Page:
The image below displays the five elements identified in the preamble to the revised Final Rule (link is external) as suggested key information. The Key Elements include a concise summary of study activities, risks, and benefits presented to research participants in advance of the body of the consent document. This can be accomplished either by adding a section entitled Key Elements at the start of the consent form OR by using the Consent Summary page (see Guidance under the Investigator tab). The IRB will not require re-consent, except when other significant changes are made.

Key Information are:  research with voluntary participation, summary of the research, risks, benefits, and alternatives

Change #3. Criteria for granting a waiver of consent. A new criterion has been added.

  • No more than minimal risk to subjects.
  • The research could not practicably be carried out without the waiver.
  • The waiver will not adversely affect subjects’ rights and welfare.
  • The subjects will be provided with any additional pertinent information after participation.
  • NEW If the research involves using identifiable private information or identifiable biospecimens, the research could not practicably be carried out without using such information or biospecimens in an identifiable format.

Change #4. Criteria for granting a waiver of documentation of consent. A third set of criteria has been added, meaning that there are three different reasons why a waiver of documentation of consent can be granted.

  • The only record linking the subject and the research would be the informed consent form and the principal risk would be potential harm resulting from a breach of confidentiality. OR
  • The research involves no more than minimal risk of harm to subjects and involves no procedures for which written consent is normally required outside of the research context. OR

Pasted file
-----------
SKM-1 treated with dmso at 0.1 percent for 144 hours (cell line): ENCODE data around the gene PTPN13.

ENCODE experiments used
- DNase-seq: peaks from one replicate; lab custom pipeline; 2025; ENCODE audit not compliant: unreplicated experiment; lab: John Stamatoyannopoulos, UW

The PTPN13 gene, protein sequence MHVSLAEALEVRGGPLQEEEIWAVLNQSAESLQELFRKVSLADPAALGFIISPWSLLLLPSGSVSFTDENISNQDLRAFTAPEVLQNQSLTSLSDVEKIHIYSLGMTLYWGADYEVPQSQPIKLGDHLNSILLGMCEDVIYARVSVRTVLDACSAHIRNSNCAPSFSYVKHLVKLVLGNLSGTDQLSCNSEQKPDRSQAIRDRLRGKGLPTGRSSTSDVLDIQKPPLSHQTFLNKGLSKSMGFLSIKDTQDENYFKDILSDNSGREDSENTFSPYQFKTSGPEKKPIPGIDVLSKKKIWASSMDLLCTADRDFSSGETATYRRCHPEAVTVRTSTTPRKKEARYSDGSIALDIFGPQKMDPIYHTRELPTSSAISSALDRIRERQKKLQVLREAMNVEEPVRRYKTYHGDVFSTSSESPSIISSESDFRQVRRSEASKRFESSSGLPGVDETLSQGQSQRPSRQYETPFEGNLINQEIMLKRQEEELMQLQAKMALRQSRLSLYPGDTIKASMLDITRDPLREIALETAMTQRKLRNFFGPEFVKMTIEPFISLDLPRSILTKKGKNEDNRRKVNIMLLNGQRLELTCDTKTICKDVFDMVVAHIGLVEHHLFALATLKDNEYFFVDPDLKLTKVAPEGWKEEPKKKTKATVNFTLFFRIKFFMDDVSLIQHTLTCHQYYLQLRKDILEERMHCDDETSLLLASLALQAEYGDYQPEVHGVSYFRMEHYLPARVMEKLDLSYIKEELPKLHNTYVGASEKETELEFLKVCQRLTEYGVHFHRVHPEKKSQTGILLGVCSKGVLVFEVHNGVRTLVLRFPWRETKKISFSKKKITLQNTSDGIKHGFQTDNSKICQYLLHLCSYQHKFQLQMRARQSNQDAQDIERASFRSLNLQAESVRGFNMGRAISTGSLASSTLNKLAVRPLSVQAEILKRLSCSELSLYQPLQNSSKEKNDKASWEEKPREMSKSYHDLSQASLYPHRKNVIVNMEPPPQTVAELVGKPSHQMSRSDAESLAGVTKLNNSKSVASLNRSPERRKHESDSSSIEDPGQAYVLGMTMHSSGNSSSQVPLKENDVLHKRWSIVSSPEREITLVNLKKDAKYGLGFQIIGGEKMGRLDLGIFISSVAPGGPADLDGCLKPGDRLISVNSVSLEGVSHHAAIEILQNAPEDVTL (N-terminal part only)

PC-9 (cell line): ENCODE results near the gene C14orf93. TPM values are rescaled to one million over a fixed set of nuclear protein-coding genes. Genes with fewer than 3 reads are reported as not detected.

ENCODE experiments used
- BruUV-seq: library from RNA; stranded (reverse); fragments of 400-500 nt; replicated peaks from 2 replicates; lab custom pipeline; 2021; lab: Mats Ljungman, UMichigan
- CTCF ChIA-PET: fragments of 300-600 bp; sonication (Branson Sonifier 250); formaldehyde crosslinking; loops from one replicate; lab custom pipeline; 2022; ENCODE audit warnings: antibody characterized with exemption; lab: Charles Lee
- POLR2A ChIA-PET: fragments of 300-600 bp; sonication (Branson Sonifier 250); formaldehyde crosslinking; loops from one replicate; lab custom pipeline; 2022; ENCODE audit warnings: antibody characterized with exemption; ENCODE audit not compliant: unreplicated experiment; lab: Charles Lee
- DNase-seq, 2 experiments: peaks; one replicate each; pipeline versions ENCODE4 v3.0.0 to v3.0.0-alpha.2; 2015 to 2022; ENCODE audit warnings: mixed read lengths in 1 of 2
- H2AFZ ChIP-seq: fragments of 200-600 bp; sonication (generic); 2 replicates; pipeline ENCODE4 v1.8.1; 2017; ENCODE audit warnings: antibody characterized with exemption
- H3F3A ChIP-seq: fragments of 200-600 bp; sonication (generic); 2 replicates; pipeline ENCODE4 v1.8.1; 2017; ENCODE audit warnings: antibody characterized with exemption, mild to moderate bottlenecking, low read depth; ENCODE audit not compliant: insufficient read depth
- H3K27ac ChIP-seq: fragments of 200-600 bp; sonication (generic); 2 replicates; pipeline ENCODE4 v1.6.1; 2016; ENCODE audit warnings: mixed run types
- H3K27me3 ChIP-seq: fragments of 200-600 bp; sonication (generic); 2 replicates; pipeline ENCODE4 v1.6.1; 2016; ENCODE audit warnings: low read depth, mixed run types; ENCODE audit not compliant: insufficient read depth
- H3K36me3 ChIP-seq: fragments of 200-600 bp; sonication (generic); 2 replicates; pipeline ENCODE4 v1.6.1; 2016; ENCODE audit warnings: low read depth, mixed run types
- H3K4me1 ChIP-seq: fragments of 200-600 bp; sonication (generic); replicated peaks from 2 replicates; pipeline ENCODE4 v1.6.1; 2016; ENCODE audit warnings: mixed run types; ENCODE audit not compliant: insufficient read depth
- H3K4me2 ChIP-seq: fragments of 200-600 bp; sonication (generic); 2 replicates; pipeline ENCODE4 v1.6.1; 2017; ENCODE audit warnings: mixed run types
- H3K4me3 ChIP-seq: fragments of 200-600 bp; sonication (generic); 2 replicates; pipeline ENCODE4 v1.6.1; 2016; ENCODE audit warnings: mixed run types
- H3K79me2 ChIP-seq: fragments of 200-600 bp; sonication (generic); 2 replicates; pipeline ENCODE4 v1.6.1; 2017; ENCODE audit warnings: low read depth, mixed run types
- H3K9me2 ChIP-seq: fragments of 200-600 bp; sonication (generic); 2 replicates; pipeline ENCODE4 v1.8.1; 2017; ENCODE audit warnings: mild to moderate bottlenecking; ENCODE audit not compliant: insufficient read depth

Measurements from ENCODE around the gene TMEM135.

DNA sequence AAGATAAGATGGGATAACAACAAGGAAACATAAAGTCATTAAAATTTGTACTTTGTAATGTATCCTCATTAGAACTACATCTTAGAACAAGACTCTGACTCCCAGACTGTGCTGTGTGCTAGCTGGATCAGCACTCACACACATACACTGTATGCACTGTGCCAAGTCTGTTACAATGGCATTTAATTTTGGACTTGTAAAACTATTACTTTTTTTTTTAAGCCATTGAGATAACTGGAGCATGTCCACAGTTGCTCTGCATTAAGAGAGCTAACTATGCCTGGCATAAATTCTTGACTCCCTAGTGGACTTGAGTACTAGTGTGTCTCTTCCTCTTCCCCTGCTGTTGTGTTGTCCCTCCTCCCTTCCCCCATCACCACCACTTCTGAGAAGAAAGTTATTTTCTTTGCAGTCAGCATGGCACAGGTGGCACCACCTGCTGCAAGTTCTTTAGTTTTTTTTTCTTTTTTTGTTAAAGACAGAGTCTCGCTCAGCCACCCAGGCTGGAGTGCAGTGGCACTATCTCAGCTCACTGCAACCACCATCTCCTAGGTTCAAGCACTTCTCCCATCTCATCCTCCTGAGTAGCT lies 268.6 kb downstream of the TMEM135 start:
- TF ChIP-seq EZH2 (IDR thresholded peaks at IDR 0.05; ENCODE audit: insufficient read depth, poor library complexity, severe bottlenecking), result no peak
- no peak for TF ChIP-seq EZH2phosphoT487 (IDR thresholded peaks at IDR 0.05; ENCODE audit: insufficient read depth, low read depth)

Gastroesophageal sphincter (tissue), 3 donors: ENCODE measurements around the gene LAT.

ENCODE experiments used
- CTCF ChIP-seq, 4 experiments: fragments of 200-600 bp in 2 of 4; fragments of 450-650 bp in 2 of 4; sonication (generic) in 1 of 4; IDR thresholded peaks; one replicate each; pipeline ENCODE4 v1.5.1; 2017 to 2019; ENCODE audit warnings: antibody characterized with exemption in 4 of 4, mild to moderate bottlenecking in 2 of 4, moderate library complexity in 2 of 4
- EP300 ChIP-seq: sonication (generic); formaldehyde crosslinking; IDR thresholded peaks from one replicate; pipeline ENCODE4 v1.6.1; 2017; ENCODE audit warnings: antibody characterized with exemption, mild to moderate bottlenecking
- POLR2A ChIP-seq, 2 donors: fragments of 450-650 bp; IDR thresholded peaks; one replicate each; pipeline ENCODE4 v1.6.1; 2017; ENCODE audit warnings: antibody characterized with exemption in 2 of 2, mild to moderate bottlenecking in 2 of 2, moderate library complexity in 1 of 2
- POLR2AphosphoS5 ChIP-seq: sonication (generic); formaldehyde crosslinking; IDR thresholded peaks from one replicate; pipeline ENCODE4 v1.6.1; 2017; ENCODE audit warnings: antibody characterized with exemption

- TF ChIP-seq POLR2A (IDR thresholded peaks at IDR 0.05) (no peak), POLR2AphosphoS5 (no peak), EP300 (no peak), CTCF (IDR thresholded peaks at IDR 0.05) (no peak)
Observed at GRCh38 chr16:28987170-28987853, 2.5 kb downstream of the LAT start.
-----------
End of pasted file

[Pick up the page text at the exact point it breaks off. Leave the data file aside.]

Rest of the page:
• NEW If the subjects are members of a distinct cultural group or community in which signing forms is not the norm, the research involves no more than minimal risk of harm, and there is an appropriate alternative mechanism for documenting that consent was obtained.

Change #5. Posting of clinical trial consent form. For each clinical trial conducted or supported by a federal agency that has signed the revised Common Rule, one IRB approved consent form used to enroll subjects must be posted on a publicly available federal website that is established as a repository for such consent forms. This is the responsibility of the researcher or the federal agency. Currently, there are two publicly available federal website where consent forms can be posted: and a docket folder at (Docket ID: HHS-OPHS-2018-0021). Please visit the site for further information regarding Clinical Trial Informed Consent Form Posting (45 CFR 46.116(h)).

Other changes under the revised rule:

Continuing Review is the requirement for the IRB to review a study annually and renew the IRB approval.

The change. The following types of studies will no longer need to go through Continuing Review at all. However, the NYSPI-IRB will require a brief progress report once a year. The requirement to submit amendments and reportable safety events to the IRB has not changed.

  • Studies whose initial application was reviewed by the “minimal risk” process, called expedited review
  • Studies whose remaining research procedures consist solely of:
    • Data analysis (including analysis of identifiable private information or identifiable biospecimens), and/or
    • Obtaining clinical care data from records, for follow-up purposes

This does not apply to studies that are:

  • Regulated by the Food and Drug Administration (FDA)
  •  Funded by the federal Department of Justice

Single IRB

Unlike all of the other changes, this change is implemented on January 20, 2020.

The change. For studies that involve more than one institution or organization, the same IRB must conduct the review for all of the institutions. This “Single IRB” requirement only applies to  research that is funded by any of the federal agencies that adopted the revised Common Rule:

Agency for International Development (USAID) Department of Homeland Security
Central Intelligence Agency Department of Housing and Urban Development
Consumer Product Safety Division Department of Labor
Department of Agriculture Department of Transportation
Department of Commerce Department of Veterans Affairs (VA)
Department of Defense Environmental Protection Agency (EPA)
Department of Education National Aeronautics and Space Administration (NASA)
Department of Energy National Science Foundation (NSF)
Department of Health and Human Services Social Security Administration (SSA)


PRISM changes are underway to reflect the new requirements. If you have any questions, please contact